The famous versed in Leviticus that seems to call sex between males a, `abomination' is not as straightforward as most translators, notably, Peterson in his `Message' Bible think it to be. The `as with a woman' is the problem. Every other time `woman' is used in this boo it is in relation to incest so it could refer to a man sleeping in his father's bed and accessing his wife. The fact that Paul quotes this verse in1 Corinthians after mentioning just such incest within the Corinthian community should give us pause for thought. Also, a reference, earlier in Leviticus to uncovering `flesh' where `flesh' means `kin' backs this up.

It doesn't use the normal term for `woman' and can simply mean `the place where a women sleeps'.

And the `male' isn't the came word as `man' so could refer to a boy or, indeed, to a male animal. This verse was never mentioned by Christians until the fourth Century CE and not until the Twelfth Century was it used to prohibit homosexuality.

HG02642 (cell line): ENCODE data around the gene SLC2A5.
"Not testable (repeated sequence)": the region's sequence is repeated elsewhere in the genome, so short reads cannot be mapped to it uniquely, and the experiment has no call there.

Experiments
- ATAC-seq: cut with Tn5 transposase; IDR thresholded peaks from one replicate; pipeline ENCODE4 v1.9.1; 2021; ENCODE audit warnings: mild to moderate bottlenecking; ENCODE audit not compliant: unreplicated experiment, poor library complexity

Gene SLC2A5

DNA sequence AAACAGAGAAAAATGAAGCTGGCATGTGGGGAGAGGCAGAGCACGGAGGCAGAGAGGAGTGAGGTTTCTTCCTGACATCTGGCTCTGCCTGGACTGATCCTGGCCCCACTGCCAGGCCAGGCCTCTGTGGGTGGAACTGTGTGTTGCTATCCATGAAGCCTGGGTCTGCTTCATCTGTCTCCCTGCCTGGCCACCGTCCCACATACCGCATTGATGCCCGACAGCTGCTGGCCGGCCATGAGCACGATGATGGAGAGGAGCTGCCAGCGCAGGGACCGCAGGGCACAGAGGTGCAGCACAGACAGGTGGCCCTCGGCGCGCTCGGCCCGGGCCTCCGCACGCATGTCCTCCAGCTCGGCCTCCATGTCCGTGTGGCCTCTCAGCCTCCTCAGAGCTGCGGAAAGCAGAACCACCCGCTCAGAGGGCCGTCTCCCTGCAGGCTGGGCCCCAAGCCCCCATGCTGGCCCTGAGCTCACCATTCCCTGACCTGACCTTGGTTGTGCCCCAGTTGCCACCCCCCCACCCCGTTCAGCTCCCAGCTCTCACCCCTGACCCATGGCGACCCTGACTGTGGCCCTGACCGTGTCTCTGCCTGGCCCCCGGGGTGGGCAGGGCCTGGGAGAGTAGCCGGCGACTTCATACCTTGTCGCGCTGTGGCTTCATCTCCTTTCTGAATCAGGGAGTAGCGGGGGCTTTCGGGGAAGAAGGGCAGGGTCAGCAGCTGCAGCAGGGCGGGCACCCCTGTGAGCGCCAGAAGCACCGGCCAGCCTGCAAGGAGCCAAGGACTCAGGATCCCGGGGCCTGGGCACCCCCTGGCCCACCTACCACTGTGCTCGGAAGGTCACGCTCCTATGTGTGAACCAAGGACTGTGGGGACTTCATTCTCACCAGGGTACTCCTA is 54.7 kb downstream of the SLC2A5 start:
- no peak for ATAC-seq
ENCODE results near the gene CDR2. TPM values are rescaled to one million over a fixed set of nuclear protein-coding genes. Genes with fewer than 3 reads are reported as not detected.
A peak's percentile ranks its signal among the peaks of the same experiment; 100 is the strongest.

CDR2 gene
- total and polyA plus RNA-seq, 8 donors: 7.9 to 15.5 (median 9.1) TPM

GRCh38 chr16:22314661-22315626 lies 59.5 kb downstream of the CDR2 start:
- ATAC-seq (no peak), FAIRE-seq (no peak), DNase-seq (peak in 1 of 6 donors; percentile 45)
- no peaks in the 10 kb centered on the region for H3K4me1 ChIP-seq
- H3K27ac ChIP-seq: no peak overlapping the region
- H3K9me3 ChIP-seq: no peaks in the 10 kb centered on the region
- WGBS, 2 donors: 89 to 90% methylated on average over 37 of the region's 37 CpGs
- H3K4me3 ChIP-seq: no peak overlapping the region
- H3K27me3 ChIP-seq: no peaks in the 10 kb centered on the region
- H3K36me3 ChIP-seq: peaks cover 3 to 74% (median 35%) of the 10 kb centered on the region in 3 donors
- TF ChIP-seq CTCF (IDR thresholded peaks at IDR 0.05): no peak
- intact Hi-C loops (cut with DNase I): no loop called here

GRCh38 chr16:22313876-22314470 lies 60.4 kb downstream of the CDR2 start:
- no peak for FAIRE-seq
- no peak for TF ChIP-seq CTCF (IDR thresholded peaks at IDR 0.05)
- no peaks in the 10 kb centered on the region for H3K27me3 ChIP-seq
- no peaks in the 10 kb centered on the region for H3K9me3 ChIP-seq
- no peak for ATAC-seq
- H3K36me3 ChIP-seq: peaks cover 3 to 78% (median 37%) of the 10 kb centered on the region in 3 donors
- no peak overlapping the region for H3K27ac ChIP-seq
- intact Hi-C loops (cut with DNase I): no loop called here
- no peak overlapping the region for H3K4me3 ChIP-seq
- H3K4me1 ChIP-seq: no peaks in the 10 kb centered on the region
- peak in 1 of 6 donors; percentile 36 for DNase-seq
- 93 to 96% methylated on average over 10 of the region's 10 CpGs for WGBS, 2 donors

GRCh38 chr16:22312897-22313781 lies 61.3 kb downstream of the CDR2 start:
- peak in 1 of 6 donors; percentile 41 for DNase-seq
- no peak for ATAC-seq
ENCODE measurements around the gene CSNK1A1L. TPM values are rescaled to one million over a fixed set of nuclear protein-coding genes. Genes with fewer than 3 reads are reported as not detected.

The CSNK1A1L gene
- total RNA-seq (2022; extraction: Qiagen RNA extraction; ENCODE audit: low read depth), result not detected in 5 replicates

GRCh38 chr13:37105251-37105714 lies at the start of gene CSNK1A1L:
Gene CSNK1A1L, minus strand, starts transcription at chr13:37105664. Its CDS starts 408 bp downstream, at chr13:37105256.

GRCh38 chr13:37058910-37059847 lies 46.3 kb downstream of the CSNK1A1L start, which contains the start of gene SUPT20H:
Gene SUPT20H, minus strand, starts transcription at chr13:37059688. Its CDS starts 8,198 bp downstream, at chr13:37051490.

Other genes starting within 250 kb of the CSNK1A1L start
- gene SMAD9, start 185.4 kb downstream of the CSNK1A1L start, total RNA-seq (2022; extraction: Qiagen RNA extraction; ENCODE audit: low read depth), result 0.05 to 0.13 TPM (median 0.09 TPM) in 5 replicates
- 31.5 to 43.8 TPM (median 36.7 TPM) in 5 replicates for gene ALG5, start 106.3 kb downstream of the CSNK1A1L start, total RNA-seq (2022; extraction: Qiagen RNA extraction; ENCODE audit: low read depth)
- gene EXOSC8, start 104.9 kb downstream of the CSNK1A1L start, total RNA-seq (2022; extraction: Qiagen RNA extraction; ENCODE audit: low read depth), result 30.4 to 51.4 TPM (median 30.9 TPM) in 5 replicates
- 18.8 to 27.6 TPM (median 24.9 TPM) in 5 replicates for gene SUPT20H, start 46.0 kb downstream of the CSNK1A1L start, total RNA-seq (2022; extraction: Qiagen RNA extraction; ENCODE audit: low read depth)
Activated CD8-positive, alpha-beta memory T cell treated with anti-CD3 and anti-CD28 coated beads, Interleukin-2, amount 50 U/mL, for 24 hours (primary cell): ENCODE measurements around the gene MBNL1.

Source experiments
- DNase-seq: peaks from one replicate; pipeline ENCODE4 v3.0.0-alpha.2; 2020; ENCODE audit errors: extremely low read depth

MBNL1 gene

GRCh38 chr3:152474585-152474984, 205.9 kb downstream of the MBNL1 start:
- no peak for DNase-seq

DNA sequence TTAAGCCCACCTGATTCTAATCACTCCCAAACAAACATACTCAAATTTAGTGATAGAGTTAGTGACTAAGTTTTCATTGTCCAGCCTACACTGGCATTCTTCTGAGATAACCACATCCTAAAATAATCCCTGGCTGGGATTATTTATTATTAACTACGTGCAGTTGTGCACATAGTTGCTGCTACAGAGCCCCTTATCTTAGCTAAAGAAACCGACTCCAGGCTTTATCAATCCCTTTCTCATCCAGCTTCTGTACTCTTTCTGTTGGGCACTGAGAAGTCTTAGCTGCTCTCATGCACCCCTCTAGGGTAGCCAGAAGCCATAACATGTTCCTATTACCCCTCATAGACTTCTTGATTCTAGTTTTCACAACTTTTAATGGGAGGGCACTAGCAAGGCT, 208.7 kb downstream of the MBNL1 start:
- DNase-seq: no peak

Cross-dressing is also a concern for Leviticus.

And is all gay sex forbidden or only anal sex? (Some straights think that `sex' equals intercourse - are they useless at other forms of intimacy?)

`Abomination' is often assumed to show disgust, whereas Leviticus uses the term to cover all the things done by the inhabitants of the land to which the Israelites were going (or had gone, since this is most likely s post-exilic document).

The more liberal of scholars have, for years, taken this to be about cult prostitution and `the wages of a dog' have been translated to refer to the wages of a prostitute but there is no basis in Hebrew for this interchangeability of `dog' and `prostitute'. In any case, it is the aspect of idolatry that is being condemned, not sex per se.

`Sodomy' didn't apply to homosexual, anal sex until the Eleventh Century C. E. As has been well-known for some time, the `sin' of Sodom according to the rest of the Hebrew Scriptures, the New Testament and many rabbinical commentaries, is injustice and inhospitality. `Sodom' comes to mean anywhere where there is oppression (Liberation Theology is nothing new.) Queer theologians have suggested that the Sodom story is part of propaganda against Canaan and that God's destruction/genocide of them is used to justify Israel's conquest.